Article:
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dc.contributor.authorNeal, Richard D.en
dc.contributor.authorAli, Nasreenen
dc.contributor.authorAllgar, Victoria L.en
dc.contributor.authorHeywood, Philen
dc.contributor.authorLeese, Brendaen
dc.contributor.authorProctor, Gillen
dc.contributor.authorEvans, Joyceen
dc.date.accessioned2018-06-25T10:50:06Z
dc.date.available2018-06-25T10:50:06Z
dc.date.issued2007-03-01
dc.identifier.citationNeal RD, Ali N, Allgar VL, Heywood P, Leese B, Proctor G, Evans J (2006) 'Stage at diagnosis, survival and diagnostic delays for lung, colorectal, prostate and ovarian cancer: comparison between patients referred urgently from primary care and patients diagnosed through other routes', British Journal of General Practice, 56 (532), pp.212-219.en
dc.identifier.issn0960-1643
dc.identifier.pmid17359608
dc.identifier.urihttp://hdl.handle.net/10547/622768
dc.description.abstractBackground Very few studies have reported cancer outcomes of patients referred through different routes, despite the prominence of current UK cancer urgent referral guidance. Aim This study aimed to compare outcomes of cancer patients referred through the urgent referral guidance with those who were not, with respect to stage at diagnosis, survival, and delays in diagnosis. Design of study Analysis of hospital records. Setting One hospital trust in England Method The records of 889 patients diagnosed in 2000–2001 with one of four types of cancer were analysed: 409 with lung cancer; 239 with colorectal cancer; 146 with prostate cancer; and 95 with ovarian cancer. Outcome measures were diagnostic stage, survival, referral and secondary care delays. Results For lung cancer, urgent referrals had more advanced TNM (tumor, node, metastasis) stage than patients diagnosed through other routes (P = 0.035) and poorer survival (P = 0.020). There was no difference in stage or survival for the other cancers. For each cancer, a higher proportion of urgent referrals was seen within 2 weeks. Secondary care delays for lung and colorectal cancer were shorter for inter-specialty referrals. Conclusion For patients with lung cancer, the guidance appears to be prioritising those in the more advanced stages of disease. This was not the case for the other three cancers. Referral delays were shorter for patients urgently referred, as is the intention of the guidance. The avoidance of delays in outpatient diagnostics probably accounts for shorter secondary care delays for inter-specialty referrals.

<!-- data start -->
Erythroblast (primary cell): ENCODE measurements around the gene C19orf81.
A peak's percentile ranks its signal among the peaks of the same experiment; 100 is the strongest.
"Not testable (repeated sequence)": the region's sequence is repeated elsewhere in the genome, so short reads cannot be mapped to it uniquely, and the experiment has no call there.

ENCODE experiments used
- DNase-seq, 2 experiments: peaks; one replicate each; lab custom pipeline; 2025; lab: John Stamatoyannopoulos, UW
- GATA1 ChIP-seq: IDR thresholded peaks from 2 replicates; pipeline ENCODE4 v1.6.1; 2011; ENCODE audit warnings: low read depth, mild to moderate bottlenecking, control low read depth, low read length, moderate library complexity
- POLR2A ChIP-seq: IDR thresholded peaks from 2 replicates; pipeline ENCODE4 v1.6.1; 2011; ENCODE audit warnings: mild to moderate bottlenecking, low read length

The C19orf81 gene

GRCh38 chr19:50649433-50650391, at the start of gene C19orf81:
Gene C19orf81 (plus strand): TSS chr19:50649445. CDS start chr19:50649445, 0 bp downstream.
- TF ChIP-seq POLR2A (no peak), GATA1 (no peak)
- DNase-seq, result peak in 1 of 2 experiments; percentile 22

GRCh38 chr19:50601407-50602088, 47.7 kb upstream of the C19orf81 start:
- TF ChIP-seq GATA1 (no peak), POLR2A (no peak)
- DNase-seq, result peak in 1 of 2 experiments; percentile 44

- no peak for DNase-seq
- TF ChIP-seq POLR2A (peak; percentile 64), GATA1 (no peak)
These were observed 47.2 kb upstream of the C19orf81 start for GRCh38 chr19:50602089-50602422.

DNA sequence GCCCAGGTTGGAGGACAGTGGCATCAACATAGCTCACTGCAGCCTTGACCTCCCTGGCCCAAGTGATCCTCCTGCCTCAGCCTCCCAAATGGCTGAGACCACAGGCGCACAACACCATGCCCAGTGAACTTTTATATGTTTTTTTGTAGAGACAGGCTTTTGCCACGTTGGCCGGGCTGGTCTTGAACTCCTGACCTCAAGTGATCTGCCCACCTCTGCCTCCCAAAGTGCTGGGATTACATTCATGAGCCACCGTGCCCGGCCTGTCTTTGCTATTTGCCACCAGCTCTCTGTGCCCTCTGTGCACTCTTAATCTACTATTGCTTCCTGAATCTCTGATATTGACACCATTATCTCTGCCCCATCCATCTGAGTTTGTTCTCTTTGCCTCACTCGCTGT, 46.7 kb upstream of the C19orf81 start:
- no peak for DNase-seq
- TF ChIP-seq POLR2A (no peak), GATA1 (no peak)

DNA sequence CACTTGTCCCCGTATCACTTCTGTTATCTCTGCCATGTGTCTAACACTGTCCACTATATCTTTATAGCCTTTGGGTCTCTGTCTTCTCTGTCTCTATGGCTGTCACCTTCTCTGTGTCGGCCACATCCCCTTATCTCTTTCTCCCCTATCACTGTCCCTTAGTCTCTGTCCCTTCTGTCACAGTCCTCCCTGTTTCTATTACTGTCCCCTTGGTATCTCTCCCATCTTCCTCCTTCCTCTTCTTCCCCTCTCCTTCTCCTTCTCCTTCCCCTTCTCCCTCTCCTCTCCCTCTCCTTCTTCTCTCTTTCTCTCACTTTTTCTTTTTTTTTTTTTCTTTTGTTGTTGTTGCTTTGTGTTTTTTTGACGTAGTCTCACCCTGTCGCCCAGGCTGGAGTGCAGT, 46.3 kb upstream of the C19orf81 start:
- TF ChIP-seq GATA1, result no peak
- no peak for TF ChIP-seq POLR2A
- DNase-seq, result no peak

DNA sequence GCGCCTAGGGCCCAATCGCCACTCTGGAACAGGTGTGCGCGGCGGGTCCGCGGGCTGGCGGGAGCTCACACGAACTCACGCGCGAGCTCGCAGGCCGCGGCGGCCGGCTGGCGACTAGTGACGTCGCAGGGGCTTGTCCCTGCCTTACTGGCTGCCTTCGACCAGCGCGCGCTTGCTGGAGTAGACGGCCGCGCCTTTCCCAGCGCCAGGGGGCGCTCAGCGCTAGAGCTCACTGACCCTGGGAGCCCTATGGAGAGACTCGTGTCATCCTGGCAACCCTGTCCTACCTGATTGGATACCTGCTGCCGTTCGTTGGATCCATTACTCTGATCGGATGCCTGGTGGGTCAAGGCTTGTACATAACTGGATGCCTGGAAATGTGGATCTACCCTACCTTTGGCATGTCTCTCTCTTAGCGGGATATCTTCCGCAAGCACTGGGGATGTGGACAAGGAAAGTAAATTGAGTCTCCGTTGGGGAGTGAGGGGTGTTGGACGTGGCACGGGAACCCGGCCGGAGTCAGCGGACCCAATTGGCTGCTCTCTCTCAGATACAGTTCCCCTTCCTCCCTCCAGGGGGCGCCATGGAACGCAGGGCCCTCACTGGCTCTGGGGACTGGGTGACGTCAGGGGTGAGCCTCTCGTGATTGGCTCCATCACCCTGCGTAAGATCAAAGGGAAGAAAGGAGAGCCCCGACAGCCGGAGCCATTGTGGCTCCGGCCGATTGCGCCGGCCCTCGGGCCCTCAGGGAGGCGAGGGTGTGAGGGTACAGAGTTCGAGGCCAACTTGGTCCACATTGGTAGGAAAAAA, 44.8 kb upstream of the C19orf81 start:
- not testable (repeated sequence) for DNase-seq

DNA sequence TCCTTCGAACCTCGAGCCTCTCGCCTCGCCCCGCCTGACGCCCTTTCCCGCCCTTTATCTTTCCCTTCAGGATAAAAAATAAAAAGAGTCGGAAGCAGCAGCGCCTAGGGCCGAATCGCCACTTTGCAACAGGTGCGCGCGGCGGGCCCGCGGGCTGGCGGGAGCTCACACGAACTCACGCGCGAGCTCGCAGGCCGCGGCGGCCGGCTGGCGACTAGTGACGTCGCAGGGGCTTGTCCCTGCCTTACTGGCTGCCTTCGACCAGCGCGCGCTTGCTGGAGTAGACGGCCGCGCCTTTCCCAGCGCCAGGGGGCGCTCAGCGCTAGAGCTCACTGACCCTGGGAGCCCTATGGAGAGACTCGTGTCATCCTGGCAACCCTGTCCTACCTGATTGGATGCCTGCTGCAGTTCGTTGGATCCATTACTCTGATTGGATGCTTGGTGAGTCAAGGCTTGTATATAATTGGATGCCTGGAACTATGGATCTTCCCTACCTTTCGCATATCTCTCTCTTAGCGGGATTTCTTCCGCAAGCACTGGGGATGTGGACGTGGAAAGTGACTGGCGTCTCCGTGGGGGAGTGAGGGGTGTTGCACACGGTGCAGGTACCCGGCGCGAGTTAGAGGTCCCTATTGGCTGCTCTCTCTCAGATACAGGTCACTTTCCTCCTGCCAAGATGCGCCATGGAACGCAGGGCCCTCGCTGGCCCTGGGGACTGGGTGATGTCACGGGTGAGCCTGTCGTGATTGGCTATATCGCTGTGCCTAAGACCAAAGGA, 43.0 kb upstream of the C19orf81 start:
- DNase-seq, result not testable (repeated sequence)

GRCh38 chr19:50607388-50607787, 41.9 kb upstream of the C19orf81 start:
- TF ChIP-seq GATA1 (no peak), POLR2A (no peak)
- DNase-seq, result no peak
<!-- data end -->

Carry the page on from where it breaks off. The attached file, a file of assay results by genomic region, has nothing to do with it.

dc.language.isoenen
dc.publisherRoyal College of General Practitionersen
dc.relation.urlhttps://www.ncbi.nlm.nih.gov/pmc/articles/PMC2042569/en
dc.rightsWhite - archiving not formally supported
dc.subjectcanceren
dc.subjectdiagnostic testsen
dc.subjectprimary health careen
dc.subjectreferrals and consultationen
dc.titleStage at diagnosis, survival and diagnostic delays for lung, colorectal, prostate and ovarian cancer: comparison between patients referred urgently from primary care and patients diagnosed through other routesen
dc.typeArticleen
dc.contributor.departmentUniversity of Leedsen
dc.identifier.journalBritish Journal of General Practiceen
dc.identifier.pmcidPMC2042569
dc.date.updated2018-06-25T10:19:08Z
html.description.abstractBackground Very few studies have reported cancer outcomes of patients referred through different routes, despite the prominence of current UK cancer urgent referral guidance. Aim This study aimed to compare outcomes of cancer patients referred through the urgent referral guidance with those who were not, with respect to stage at diagnosis, survival, and delays in diagnosis. Design of study Analysis of hospital records. Setting One hospital trust in England Method The records of 889 patients diagnosed in 2000–2001 with one of four types of cancer were analysed: 409 with lung cancer; 239 with colorectal cancer; 146 with prostate cancer; and 95 with ovarian cancer. Outcome measures were diagnostic stage, survival, referral and secondary care delays. Results For lung cancer, urgent referrals had more advanced TNM (tumor, node, metastasis) stage than patients diagnosed through other routes (P = 0.035) and poorer survival (P = 0.020). There was no difference in stage or survival for the other cancers. For each cancer, a higher proportion of urgent referrals was seen within 2 weeks. Secondary care delays for lung and colorectal cancer were shorter for inter-specialty referrals. Conclusion For patients with lung cancer, the guidance appears to be prioritising those in the more advanced stages of disease. This was not the case for the other three cancers. Referral delays were shorter for patients urgently referred, as is the intention of the guidance. The avoidance of delays in outpatient diagnostics probably accounts for shorter secondary care delays for inter-specialty referrals.


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